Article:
Abstract: The objective of the paper is to shed light on the effects of financial conglomerate membership on banks' profitability, risk-taking, default risk and intragroup funding resilience. To that end, we estimate models of the entities' Return on Assets (ROA), the standard deviation of the ROA, the Z-score, a measure of banks' default risk, and intragroup funding standard deviation, using quarterly supervisory data available at the ACPR on a solo basis for French banks. We find that the financial conglomerate membership has a dampening effect on the volatility of the ROA and of intragroup funding growth, an effect that is even stronger in periods of financial stress. Moreover, financial conglomerate membership is found to reduce banks' default risk as it has a positive effect on a bank's Z-score overall. By contrast, no significant effect is shown on the ROA. By and large, these results invalidate the moral hazard assumption associated with financial conglomerates but rather highlight financial solidarity mechanisms within conglomerates. <p> L'objectif de ce papier est de mettre en lumière les effets pour une entité de l'appartenance à un conglomérat financier en matière de rentabilité, de prise de risque, de risque de défaut et résilience du financement intragroupe. À cette fin, nous estimons plusieurs modèles du rendement des actifs (ROA), de l'écart-type du ROA, du Z-score, une mesure du risque de défaut d'une entreprise, et de l'écart-type de la croissance du financement intragroupe, en utilisant les données de supervision disponibles à l'ACPR sur base sociale pour les banques françaises, afin de comparer les entités appartenant à un conglomérat financier par rapport à celles des autres banques. Nos résultats indiquent que la participation à un conglomérat financier a un effet stabilisateur sur la volatilité du ROA et la croissance du financement intragroupe et que cet effet est même plus fort en période de stress financier. Par ailleurs, la participation à un conglomérat financier réduit le risque de défaut des banques car elle a un effet positif sur leur Z-score. En revanche, aucun effet significatif n'est trouvé sur le niveau du ROA. Au total, ces résultats invalident l'hypothèse d'aléa moral associée à l'appartenance à un conglomérat financier mais illustrent au contraire les bénéfices de l'appartenance à un conglomérat du fait des mécanismes de solidaritéfinancière intra-groupe.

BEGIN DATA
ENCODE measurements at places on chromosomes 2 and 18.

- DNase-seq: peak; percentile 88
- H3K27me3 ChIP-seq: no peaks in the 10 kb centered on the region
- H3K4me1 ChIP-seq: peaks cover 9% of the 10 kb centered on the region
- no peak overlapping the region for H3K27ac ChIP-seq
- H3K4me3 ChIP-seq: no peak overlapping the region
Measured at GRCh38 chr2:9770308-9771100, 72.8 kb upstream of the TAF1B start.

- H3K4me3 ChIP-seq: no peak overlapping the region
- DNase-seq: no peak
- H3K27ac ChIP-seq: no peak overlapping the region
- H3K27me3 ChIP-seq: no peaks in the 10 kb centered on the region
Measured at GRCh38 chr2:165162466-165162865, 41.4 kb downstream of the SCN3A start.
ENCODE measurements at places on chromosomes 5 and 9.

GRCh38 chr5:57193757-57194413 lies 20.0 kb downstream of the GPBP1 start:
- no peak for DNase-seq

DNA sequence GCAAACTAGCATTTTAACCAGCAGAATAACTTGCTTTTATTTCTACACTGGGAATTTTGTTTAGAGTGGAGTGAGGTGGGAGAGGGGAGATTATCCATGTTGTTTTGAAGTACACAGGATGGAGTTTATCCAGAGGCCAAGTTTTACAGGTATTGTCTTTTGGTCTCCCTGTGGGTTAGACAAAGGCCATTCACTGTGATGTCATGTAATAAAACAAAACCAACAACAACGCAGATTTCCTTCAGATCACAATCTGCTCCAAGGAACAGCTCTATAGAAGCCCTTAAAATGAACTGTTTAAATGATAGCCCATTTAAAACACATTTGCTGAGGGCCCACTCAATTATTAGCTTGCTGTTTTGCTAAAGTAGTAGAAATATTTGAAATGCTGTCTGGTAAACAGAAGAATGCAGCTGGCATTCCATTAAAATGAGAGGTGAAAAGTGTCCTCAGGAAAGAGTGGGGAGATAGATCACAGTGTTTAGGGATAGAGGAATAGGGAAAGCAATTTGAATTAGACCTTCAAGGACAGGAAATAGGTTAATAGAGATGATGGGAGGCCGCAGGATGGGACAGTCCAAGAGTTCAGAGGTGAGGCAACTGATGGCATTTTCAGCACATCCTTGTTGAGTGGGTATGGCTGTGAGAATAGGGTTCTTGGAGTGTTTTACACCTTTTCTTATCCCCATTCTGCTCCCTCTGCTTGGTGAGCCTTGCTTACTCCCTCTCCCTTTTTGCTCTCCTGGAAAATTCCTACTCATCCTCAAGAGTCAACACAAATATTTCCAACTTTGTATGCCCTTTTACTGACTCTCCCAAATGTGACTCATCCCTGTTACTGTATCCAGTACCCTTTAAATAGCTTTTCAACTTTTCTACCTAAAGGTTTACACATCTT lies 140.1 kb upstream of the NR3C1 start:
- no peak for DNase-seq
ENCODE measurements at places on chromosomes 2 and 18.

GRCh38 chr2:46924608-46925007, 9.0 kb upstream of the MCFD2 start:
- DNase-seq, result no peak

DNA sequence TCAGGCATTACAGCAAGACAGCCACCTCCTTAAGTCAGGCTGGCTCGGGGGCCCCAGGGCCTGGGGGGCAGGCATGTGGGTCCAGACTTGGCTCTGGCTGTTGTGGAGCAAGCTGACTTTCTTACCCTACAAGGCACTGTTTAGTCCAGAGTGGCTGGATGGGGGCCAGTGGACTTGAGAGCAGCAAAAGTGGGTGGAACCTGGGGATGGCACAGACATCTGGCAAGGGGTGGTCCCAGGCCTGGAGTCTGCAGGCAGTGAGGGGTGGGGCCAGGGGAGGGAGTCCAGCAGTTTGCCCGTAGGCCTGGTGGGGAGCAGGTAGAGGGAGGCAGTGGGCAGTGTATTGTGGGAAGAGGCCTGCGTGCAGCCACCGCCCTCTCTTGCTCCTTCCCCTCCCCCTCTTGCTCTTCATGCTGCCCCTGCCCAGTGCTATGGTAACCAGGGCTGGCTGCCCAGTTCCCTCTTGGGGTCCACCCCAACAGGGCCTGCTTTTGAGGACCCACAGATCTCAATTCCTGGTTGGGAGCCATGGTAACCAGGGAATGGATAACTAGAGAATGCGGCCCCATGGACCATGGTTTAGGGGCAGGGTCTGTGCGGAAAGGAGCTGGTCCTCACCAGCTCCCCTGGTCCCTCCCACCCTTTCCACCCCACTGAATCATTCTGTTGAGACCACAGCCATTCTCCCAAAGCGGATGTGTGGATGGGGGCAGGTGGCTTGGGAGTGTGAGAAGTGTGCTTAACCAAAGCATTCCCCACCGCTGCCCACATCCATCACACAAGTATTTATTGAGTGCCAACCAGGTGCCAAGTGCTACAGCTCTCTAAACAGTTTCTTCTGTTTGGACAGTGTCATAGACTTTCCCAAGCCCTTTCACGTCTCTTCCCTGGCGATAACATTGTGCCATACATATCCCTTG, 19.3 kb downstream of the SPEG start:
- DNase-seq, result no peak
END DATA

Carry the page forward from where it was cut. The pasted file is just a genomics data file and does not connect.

Keywords: Banks, Financial Policy and Risk Management, Financial Stability; Banques, politique financière et gestion des risques, stabilité financière
    JEL: G21 G32
    Date: 2022
  8. By: Tihana Škrinjarić (Hrvatska narodna banka, Hrvatska)
    Abstract: Macroprudential policy has the important task of monitoring the accumulation of cyclical systemic risks, using a wide range of indicators. Decisions on the use of instruments that seek to mitigate the pro-cyclicality of the system should be made according to properly defined and stable indicators that signal future trends in the cycle itself. In its Recommendation, the European Systemic Risk Board considers several important categories of indicators for monitoring cyclical risks. Since the credit gap, the main indicator of cyclical risks, has shown numerous shortcomings in practice over the years, composite indicators have been developed in the literature. As there has been no such composite indicator in Croatia so far, this research considers several popular approaches to constructing composite indicators of cyclical risks for Croatia. As there are several different approaches currently available, this research considers their characteristics, advantages and shortcomings, with special reference to Croatian data. Comparing the composite financial cycle indicator, the cyclogram, the systemic cyclical risk indicator, as well as additional possibilities of data aggregation in terms of principal component analysis and the overheating index, the results indicate that the issue of defining an adequate indicator for Croatia is a demanding task. This is due to the short time series, the absence of characteristics of other types of crises that are available for other countries, the instability of certain variables relevant for monitoring cyclical risks, complexity of communication with the public, etc. Finally, based on the discussion, the best indicator is chosen, and the possibilities of calibrating the countercyclical capital buffer are considered. This paper provides an overview of different approaches, with a special focus on a comparison of them, which has not been dealt with in the literature. It provides proposals for improving individual indicators and analyses the possibility of calibrating the countercyclical capital buffer.